Tuesday, September 29, 2020



Kathleen Widdoes, Sam Waterston.

MUCH ADO ABOUT NOTHING [Dramatic Revival] A: William Shakespeare; D: A.J. Antoon; S Ming Cho Lee; C: Theoni V. Aldredge; L: Martin Aronstein; M: Peter Link; P: New York Shakespeare Festival; T: Delacorte Theater (OB); 8/16/72-9/3/72 (20); Winter Garden Theatre; 11/11/72-2/11/73 (136)

Mark Hammer, April Shawhan, Bette Heinritze, Kathleen Widdoes, Glenn Walken, Sam Waterston. 

Clearly one of the most popular Shakespearean revivals of the period, A.J. Antoon’s staging of Much Ado about Nothing was moved to Broadway over a year after its Central Park premiere and might have run indefinitely had not the sale of tickets declined following a nationally televised broadcast of the show. The story is told in detail in Kenneth Turan and Joseph Papp’s Free for All, a must read about Joe Papp’s legacy at the Public, which offers other fascinating sidelights on the show as well.

Kathleen Widdoes, April Shawhan, Tom McDermott, Sam Waterston, Glenn Walken.

This was Shakespeare gussied up and revivified through the oft-used, infrequently successful, method of transposing the action to a later historical period more familiar to a modern audience than whatever the playwright provided. Instead of 16th-century Messina, Italy, Antoon chose a turn-of-the-20th-century Southwestern American background. The sets and costumes, directorial devices, and music were, for the most part, ingeniously integrated into an unusually effective romantic comedy that most critics adored.

A gaily bedecked oompah-pah brass band greeted the entering audience and, throughout the show, provided a considerable number of selections devised by Peter Link to suggest pre-World War I American music. Scott Joplin ragtime tunes were conspicuous as well. Dance numbers, including a cakewalk set to Shakespeare’s “Sigh no more, ladies,” were staged by Donald Saddler. There were straw boaters aplenty, men in celluloid collars, striped blazers, and spats. A noisy Stanley Steamer made an appearance, women secretly stole puffs from cigarettes, Barnard Hughes’s hilarious Dogberry led a bunch of Keystone-cop constabularies, phonographs with huge horns spouted music, draft beer foamed, gazebos captured the period look, and so on.

Barnard Hughes, Will Mackenzie.

Ming Cho Lee’s white set, described by Clive Barnes as “a lovely wooden construction of complex terraces, platforms, catwalks, and alcoves” backed by “huge, pop-art panels emblazoned with pictures of” contemporary figures and newspaper clippings, was an eye-filler, as were Theoni V. Aldredge’s “sparkling yet unexaggerated costumes,” as John Simon noted.

Much Ado was directed with such “verve and extravagance,” said Brendan Gill, with actors who were so able to make their words comprehensible and totally believable within the context, that Barnes believed he would remember this production “with affection” as long as he lived. Representative of the critical response was Edwin Wilson’s remark: “The mood of the period seems to fit that of the play exceptionally well: the far-away perspective of the nineties allows us to view the troubles of the young lovers with just the right mixture of detachment, nostalgia and affection.”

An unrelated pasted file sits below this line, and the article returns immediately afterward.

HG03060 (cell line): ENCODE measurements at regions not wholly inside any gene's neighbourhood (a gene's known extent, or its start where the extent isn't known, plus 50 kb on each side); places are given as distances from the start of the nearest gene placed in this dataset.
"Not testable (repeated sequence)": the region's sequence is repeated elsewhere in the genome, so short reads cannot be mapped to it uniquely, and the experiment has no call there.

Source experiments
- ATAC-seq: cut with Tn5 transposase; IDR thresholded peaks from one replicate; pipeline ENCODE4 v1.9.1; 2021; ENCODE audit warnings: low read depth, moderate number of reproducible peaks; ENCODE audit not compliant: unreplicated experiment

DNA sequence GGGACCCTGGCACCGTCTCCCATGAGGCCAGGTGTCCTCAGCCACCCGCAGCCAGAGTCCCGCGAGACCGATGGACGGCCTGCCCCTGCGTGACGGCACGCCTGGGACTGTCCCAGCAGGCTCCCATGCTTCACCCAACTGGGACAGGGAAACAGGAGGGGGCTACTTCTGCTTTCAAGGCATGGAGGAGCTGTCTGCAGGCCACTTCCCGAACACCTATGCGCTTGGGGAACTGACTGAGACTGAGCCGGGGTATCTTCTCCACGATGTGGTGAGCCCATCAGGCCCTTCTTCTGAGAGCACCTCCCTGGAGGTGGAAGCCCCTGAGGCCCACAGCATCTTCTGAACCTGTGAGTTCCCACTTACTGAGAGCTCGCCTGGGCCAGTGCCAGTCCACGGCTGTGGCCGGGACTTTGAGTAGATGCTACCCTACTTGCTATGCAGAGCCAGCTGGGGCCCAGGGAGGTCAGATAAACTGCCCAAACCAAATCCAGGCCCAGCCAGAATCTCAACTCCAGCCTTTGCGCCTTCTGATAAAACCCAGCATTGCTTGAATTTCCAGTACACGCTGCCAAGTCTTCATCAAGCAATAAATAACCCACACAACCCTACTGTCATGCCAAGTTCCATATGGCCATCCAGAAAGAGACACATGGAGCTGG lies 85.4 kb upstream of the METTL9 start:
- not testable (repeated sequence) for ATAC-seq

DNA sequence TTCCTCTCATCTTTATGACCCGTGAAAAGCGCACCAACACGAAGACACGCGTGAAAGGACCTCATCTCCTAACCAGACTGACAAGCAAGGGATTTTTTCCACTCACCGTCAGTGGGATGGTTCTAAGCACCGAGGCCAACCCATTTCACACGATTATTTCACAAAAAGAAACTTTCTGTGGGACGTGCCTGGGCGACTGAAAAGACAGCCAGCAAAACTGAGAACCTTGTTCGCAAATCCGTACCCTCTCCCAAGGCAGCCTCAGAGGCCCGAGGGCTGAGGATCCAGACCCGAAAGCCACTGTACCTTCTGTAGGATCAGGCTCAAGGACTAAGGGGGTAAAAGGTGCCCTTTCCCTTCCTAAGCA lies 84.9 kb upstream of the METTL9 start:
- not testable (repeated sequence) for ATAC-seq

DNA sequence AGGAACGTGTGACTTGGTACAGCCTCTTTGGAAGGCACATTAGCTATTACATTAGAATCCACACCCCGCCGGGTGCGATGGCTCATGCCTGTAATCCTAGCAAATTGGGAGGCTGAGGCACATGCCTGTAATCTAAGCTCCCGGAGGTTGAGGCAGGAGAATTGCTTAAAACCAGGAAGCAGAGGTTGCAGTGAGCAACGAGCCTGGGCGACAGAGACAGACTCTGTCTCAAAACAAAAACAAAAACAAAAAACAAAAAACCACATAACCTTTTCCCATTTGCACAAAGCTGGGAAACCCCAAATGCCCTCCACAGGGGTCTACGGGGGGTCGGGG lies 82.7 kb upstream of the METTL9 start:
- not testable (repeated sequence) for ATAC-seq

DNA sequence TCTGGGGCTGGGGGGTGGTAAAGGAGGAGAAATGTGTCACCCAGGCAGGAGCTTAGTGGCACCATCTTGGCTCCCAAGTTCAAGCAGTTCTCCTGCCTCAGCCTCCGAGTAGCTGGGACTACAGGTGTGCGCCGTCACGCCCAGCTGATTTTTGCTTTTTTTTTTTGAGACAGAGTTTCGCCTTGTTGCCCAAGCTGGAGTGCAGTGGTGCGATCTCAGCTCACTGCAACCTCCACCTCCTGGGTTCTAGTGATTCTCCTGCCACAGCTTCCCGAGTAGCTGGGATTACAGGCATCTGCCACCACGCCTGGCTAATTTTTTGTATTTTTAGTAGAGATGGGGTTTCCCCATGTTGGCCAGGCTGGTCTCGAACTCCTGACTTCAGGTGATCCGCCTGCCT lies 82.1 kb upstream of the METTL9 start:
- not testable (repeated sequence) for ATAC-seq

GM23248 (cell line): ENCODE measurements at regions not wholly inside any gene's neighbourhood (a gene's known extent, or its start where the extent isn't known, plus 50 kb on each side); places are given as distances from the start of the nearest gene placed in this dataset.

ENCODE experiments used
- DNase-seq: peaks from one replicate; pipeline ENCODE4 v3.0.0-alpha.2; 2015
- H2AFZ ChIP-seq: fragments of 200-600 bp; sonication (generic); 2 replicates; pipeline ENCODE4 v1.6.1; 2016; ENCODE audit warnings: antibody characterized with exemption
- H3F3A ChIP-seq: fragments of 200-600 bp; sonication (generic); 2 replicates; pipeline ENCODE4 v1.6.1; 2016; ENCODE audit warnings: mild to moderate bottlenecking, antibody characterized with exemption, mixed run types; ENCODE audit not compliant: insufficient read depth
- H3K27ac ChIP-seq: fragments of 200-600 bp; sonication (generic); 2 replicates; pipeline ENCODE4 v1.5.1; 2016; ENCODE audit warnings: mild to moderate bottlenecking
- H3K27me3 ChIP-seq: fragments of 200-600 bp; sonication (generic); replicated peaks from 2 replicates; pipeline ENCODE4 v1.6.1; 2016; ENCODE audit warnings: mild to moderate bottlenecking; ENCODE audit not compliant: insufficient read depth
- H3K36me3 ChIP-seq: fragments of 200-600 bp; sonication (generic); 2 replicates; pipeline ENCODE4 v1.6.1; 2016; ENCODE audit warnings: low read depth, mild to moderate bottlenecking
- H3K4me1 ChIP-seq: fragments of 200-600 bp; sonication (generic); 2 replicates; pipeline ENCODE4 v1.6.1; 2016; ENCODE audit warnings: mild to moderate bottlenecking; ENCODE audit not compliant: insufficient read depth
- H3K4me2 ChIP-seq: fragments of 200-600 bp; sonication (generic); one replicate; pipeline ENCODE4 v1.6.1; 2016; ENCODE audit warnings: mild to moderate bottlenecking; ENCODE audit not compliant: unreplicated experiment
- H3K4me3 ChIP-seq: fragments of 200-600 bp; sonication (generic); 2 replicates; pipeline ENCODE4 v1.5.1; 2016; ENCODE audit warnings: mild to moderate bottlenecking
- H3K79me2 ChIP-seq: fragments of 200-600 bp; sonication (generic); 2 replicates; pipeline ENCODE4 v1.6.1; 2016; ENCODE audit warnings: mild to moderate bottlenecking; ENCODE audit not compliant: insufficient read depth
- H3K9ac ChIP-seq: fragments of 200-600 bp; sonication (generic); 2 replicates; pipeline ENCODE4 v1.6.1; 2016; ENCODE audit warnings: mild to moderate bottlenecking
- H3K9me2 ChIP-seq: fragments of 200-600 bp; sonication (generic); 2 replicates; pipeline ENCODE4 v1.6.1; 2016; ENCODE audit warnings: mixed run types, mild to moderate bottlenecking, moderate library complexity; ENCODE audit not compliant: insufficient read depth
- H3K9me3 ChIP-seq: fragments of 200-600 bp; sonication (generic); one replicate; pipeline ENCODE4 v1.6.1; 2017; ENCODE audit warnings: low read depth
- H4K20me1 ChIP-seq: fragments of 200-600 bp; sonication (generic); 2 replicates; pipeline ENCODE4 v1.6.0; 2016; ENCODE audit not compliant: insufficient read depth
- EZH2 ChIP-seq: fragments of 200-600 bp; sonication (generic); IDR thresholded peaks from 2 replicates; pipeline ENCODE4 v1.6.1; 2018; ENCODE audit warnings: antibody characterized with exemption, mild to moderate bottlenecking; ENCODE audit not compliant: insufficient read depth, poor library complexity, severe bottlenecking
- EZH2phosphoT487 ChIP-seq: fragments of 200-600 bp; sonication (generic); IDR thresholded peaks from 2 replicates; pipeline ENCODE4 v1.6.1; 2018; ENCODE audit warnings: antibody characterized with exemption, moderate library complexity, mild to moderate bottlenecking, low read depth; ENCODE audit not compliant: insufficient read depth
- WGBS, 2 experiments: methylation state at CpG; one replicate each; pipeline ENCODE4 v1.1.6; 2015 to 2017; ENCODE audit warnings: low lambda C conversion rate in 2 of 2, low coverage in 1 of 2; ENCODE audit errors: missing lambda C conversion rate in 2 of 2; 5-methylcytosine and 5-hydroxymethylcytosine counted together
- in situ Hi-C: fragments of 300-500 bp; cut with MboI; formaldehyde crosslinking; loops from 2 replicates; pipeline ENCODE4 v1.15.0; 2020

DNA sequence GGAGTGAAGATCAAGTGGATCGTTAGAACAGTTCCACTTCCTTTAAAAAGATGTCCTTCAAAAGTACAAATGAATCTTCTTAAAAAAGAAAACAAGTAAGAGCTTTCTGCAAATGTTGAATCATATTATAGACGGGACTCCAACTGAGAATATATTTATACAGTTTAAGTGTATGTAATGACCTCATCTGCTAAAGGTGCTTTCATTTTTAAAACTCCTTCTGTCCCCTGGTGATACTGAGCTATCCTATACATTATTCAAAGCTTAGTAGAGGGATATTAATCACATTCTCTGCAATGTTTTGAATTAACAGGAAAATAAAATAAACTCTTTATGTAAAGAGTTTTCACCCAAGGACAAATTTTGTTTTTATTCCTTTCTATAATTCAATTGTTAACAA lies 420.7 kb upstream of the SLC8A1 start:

There were very few dissident voices, among them the usual maverick, John Simon, for whom Antoon’s interpretation missed entirely the substance of the play’s meanings. He felt the apple pie locale was wrong, for in this “indolent, Never-Never-Land . . . intrigue has no teeth at all,” and the characters seem to be unsuited to the language of their roles. Simon also was far less happy with the casting than most of his compeers.

Sam Waterston, Douglass Watson.

Sam Waterston received kudos for his Benedick, a soldier just returned from the Spanish American War, as did Kathleen Widdoes as Beatrice. “Both performers underplay their roles,” wrote Henry Hewes, “and give us a charming shyness and a capacity to be fooled that are all the greater because these two have been letting their heads too much rule their hearts.” The Don Pedro of Douglass Watson was exceptional, “sensitive, strong and wonderful,” insisted Martin Gottfried. Others in the company included April Shawhan as Hero and Glenn Walken as Claudio.

Company of Much Ado about Nothing.

The revival reaped much attention from the award givers. Tony nominations went to Barnard Hughes, Best Supporting Actor, Play; Kathleen Widdoes, Best Actress, Play; A.J. Antoon, Best Director, Play; Martin Aronstein, Best Lighting Designer; and Peter Link, Best Score. Drama Desk Awards were given to Sam Waterston, Douglass Watson, and Theoni V. Aldredge (shared with her work on Hamlet). Waterston also landed an OBIE for Distinguished Performance.